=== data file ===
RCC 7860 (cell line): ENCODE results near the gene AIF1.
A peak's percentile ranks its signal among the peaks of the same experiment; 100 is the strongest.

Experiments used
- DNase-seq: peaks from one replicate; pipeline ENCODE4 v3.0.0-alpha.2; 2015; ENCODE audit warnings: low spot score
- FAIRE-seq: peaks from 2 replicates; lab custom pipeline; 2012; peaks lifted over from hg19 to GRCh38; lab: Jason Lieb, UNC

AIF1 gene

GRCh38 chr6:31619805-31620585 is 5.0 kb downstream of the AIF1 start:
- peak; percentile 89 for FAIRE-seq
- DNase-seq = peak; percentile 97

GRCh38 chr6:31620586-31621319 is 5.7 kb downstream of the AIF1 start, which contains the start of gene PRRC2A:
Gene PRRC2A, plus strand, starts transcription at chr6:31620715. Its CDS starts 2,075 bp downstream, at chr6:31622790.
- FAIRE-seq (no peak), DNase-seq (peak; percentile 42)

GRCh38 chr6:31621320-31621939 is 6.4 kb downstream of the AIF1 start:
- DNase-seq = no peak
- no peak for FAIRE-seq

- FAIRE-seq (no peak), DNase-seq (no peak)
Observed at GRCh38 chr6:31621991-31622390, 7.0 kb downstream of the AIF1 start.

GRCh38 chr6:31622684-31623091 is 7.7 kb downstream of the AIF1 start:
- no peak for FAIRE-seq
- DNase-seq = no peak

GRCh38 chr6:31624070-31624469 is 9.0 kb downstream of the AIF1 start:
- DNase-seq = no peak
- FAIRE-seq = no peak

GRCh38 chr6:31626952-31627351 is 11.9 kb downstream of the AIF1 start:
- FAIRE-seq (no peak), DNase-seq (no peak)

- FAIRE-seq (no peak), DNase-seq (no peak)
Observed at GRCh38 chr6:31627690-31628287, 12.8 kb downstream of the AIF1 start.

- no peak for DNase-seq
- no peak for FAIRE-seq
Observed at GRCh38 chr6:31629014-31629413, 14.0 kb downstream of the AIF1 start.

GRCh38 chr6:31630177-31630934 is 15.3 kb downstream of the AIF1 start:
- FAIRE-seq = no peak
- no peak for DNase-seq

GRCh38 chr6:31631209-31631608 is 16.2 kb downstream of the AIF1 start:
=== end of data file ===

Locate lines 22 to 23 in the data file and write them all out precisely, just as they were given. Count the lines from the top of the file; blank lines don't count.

- DNase-seq = no peak
- FAIRE-seq = no peak